Methane gas is becoming the scapegoat for more and more problems and mysteries. This week, scientists discovered massive underwater craters off the coast of Norway that appear to have been caused by methane explosions. On the ground, these can cause huge mysterious holes like those in Siberia. Some scientists now believe that underwater methane explosions could be the causing of ships disappearing in the Bermuda Triangle.

This theory has been proposed before by scientists studying the Siberian craters whose most likely cause are explosions triggered by the release of methane gas trapped under giant frozen plugs of earth called pingos that are melting due to climate change. Now researchers have found actual evidence of underwater methane explosions on the bottom of the Barents Sea north of Norway.


The Barents Sea was first explored for oil and gas in 1969 and gas fields were discovered in 1981. However, low gas prices and political conflicts with Russia over the area have kept drilling activity low. Research has continued and scientists from the Arctic University of Norway found the methane craters, which they will discuss at the annual meeting of the European Geosciences Union in April.

Wait a minute! If underwater methane explosions churning the surface waters are the cause of ships and even planes vanishing in the Bermuda Triangle, why isn't there a Barents Sea Triangle? The area is a major center for cod fishing, it was the scene of the famous World War II Battle of the Barents Sea and is used heavily by Russia for submarine operations. That doesn’t sound like a place where boat captains are concerned about disappearing.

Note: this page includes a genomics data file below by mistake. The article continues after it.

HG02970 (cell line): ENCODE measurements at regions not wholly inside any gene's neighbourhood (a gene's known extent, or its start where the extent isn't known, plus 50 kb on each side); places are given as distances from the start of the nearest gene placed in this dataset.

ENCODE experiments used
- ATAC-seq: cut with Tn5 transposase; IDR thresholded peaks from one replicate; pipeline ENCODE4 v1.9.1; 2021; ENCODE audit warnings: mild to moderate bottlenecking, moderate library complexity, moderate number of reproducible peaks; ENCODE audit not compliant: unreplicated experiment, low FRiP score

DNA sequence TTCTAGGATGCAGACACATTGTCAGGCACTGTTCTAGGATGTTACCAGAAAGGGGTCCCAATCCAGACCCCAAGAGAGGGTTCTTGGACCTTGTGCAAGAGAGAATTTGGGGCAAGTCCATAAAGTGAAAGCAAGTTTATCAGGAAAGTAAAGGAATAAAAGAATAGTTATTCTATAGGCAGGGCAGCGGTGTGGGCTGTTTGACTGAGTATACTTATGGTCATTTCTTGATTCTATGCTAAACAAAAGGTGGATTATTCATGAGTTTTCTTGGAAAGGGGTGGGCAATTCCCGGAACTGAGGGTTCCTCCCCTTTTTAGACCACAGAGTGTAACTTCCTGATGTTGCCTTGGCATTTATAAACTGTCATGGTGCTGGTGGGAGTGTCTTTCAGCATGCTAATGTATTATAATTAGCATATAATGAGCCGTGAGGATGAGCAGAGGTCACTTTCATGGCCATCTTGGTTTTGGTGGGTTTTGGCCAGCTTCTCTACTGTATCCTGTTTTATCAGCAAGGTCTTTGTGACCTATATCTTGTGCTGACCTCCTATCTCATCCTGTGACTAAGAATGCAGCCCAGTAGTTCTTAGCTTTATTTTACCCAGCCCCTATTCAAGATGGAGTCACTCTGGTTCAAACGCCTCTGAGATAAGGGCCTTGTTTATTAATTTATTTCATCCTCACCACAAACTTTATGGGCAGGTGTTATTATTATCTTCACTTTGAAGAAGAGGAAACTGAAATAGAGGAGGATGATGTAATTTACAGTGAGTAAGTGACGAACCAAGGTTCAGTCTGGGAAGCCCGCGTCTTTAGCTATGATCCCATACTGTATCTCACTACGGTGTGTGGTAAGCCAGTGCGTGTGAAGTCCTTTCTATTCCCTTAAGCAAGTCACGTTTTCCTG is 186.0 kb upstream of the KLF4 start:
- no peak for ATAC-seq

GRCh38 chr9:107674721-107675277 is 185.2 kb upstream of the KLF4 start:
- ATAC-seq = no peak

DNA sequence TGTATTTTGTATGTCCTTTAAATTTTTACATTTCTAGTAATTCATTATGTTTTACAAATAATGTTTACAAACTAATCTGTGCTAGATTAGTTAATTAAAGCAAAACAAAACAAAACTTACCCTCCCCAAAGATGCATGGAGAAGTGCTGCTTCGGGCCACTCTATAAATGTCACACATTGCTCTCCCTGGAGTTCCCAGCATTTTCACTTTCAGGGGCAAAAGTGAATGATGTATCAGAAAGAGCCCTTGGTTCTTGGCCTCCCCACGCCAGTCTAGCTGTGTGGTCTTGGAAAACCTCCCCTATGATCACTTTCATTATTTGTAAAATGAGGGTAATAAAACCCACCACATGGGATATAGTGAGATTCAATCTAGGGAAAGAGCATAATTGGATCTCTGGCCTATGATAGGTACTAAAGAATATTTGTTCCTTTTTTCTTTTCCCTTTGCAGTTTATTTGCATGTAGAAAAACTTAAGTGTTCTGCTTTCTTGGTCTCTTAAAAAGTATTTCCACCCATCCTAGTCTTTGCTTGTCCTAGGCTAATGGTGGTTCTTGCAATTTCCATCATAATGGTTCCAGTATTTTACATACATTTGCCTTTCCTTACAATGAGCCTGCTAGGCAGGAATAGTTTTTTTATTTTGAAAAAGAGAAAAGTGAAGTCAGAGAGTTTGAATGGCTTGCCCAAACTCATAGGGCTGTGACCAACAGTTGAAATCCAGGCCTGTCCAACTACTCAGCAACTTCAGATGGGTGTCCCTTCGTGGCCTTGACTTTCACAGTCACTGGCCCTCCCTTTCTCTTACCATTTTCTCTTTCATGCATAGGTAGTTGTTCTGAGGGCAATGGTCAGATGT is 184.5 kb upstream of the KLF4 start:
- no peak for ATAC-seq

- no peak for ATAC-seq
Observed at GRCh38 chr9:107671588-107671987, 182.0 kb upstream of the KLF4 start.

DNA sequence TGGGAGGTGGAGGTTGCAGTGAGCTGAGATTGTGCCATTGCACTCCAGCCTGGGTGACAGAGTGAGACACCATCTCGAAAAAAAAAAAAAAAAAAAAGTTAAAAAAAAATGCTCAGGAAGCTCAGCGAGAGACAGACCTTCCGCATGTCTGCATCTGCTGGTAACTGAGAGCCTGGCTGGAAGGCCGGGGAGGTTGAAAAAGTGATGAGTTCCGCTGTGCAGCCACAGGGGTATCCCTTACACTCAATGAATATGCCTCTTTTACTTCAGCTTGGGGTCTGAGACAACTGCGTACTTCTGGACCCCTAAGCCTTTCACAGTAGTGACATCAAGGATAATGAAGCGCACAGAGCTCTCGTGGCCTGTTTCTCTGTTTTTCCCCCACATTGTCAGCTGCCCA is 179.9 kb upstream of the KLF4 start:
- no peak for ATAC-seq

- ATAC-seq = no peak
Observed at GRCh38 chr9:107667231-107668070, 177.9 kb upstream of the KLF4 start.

Then there’s the methane itself. If there were huge gas and oil deposits in that area of the Atlantic, would a little thing like the Bermuda Triangle keep oil companies from exploiting it?

The “methane gas explosions” cause for Bermuda Triangle disappearances sounds plausible but need a lot more evidence. In the meantime, disappearances caused by close encounters with UFOs still make better movies.

Paul Seaburn

Paul Seaburn is the editor at Mysterious Universe and its most prolific writer. He’s written for TV shows such as "The Tonight Show", "Politically Incorrect" and an award-winning children’s program. He's been published in “The New York Times" and "Huffington Post” and has co-authored numerous collections of trivia, puzzles and humor. His “What in the World!” podcast is a fun look at the latest weird and paranormal news, strange sports stories and odd trivia. Paul likes to add a bit of humor to each MU post he crafts. After all, the mysterious doesn't always have to be serious.

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